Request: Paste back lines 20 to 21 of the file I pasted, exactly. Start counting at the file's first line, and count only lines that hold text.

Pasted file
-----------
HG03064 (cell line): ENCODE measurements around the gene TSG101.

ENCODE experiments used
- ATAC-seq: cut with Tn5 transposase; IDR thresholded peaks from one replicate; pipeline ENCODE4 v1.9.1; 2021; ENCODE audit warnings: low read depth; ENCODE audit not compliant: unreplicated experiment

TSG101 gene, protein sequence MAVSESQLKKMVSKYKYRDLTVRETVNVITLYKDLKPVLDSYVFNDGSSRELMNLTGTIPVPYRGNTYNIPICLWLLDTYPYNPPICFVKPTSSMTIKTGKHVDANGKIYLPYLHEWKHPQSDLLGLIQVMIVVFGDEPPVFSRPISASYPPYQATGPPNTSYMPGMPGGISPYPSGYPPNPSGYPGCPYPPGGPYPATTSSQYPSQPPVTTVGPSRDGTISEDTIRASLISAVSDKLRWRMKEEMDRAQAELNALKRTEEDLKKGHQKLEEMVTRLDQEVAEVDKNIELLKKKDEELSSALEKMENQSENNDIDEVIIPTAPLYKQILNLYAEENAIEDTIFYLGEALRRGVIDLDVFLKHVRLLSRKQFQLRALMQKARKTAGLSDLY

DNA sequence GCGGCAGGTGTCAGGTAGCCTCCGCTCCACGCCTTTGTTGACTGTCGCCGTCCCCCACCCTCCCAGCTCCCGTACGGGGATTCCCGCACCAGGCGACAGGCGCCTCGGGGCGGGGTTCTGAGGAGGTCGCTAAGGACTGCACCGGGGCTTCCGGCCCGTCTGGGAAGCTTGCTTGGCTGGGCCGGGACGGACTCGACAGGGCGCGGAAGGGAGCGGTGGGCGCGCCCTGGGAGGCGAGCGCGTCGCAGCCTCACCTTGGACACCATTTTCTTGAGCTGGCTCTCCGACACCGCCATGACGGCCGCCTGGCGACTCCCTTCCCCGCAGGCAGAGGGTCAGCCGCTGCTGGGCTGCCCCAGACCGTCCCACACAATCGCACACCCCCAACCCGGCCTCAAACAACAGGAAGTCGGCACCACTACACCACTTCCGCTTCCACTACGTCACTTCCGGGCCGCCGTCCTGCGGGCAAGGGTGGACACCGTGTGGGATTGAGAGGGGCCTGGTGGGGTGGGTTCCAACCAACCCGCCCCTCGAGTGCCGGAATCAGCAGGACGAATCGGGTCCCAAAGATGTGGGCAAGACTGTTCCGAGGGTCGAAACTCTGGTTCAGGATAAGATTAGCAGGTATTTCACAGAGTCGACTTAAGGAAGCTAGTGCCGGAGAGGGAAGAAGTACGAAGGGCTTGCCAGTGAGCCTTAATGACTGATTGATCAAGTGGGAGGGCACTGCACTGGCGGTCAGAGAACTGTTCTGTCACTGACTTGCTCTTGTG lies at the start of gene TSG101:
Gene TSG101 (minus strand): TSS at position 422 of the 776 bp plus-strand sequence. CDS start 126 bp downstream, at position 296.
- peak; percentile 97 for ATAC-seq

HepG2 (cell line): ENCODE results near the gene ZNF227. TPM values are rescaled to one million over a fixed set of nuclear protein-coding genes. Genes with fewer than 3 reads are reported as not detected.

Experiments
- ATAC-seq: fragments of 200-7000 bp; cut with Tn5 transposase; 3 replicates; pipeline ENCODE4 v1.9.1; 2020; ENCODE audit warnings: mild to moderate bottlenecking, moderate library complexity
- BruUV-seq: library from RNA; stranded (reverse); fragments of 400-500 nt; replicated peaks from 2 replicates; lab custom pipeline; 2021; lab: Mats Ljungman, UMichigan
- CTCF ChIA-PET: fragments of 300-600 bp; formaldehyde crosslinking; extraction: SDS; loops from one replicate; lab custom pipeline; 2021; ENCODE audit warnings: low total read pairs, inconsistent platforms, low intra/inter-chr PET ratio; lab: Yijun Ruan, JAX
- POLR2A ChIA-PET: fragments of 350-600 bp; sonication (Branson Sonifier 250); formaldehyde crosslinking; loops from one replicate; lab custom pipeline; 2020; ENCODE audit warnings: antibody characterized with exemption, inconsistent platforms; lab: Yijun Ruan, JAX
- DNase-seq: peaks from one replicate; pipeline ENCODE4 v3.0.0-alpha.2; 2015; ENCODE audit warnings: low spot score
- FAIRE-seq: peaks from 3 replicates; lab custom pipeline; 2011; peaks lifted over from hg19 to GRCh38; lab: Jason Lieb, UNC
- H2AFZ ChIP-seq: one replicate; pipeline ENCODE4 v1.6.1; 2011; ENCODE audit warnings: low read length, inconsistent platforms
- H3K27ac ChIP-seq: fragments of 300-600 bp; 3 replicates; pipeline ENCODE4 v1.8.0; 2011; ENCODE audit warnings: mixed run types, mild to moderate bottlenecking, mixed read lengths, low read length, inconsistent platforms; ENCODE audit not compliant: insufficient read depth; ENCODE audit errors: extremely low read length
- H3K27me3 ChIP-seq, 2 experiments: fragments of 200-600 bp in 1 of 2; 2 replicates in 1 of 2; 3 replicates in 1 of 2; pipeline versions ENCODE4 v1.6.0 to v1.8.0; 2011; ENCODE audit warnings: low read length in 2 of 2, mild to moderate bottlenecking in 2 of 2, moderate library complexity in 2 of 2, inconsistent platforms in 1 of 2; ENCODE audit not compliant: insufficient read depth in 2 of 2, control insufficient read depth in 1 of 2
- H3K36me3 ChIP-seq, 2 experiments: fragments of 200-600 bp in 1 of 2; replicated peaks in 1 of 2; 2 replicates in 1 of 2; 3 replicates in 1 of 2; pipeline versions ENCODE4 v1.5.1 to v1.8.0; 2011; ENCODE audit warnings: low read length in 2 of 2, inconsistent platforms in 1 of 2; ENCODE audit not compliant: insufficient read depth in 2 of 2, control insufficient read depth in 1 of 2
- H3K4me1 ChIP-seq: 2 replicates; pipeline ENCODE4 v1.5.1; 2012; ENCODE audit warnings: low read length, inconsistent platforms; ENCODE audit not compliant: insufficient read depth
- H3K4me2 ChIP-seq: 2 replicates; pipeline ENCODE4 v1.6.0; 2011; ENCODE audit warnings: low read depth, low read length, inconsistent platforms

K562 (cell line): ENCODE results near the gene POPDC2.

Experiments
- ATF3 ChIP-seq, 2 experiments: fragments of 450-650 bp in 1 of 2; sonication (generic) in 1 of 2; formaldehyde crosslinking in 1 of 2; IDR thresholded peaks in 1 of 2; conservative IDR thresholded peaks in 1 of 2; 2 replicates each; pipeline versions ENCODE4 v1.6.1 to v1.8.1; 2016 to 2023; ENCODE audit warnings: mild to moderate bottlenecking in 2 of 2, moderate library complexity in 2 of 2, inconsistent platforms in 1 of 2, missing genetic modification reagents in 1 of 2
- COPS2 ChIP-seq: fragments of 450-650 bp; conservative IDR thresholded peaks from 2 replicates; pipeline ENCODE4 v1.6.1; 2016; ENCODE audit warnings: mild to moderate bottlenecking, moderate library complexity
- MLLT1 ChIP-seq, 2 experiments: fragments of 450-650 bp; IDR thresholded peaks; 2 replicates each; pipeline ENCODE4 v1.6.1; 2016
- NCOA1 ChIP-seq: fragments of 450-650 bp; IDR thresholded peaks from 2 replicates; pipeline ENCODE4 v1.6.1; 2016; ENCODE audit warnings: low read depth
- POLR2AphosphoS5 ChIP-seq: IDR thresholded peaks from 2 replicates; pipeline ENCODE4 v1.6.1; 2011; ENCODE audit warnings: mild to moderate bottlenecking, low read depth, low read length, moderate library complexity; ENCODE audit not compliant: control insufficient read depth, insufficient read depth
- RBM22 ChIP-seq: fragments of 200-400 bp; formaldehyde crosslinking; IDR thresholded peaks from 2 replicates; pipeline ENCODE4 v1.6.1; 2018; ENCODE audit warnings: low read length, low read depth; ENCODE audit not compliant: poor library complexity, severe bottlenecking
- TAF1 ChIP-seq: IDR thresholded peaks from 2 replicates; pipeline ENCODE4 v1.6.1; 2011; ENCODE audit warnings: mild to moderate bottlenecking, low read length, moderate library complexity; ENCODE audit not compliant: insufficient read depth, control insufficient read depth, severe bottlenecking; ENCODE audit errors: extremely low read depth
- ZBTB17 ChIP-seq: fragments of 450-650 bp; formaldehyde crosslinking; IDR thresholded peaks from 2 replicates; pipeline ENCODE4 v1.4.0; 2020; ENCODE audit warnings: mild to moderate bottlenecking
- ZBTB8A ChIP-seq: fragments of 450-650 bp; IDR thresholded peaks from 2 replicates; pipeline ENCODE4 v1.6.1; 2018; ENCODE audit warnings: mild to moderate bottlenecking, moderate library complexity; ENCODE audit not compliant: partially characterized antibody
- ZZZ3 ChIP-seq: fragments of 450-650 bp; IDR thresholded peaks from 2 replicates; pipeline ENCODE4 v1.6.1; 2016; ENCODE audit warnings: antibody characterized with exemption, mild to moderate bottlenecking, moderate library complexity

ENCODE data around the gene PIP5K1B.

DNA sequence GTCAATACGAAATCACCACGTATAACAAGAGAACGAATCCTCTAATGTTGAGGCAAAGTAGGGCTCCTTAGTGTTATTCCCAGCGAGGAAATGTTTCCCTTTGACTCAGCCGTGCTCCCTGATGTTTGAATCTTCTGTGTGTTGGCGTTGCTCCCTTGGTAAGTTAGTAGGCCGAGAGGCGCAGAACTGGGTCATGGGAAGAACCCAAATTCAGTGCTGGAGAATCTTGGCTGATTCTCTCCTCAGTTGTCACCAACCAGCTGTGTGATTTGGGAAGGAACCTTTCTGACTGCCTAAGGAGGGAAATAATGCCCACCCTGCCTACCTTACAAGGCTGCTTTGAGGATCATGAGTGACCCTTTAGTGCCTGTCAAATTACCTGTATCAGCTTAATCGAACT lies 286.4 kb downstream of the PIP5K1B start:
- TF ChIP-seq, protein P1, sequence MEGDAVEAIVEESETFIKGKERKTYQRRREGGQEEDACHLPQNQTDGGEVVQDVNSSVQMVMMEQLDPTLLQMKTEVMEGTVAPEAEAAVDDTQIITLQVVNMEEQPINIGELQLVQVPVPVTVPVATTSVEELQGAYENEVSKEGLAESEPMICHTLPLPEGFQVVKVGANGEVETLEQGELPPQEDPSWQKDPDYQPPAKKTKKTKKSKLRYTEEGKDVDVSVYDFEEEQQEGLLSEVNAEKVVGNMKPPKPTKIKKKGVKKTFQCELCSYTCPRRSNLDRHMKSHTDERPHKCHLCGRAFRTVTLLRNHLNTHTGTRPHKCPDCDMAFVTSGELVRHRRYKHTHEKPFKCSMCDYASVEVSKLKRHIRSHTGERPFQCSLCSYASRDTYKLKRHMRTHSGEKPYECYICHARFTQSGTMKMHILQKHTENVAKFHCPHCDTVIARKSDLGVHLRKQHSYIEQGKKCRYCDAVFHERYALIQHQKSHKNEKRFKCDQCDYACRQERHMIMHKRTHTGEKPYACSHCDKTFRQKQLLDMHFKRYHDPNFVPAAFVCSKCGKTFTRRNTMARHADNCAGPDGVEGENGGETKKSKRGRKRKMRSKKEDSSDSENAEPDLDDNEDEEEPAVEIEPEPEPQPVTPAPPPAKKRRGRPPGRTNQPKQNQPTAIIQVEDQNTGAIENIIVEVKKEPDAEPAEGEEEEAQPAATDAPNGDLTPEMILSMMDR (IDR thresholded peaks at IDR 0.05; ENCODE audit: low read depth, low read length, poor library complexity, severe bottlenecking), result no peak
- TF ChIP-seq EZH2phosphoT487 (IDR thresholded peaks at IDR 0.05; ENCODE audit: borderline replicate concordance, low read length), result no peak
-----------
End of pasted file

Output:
- H3K4me1 ChIP-seq: 2 replicates; pipeline ENCODE4 v1.5.1; 2012; ENCODE audit warnings: low read length, inconsistent platforms; ENCODE audit not compliant: insufficient read depth
- H3K4me2 ChIP-seq: 2 replicates; pipeline ENCODE4 v1.6.0; 2011; ENCODE audit warnings: low read depth, low read length, inconsistent platforms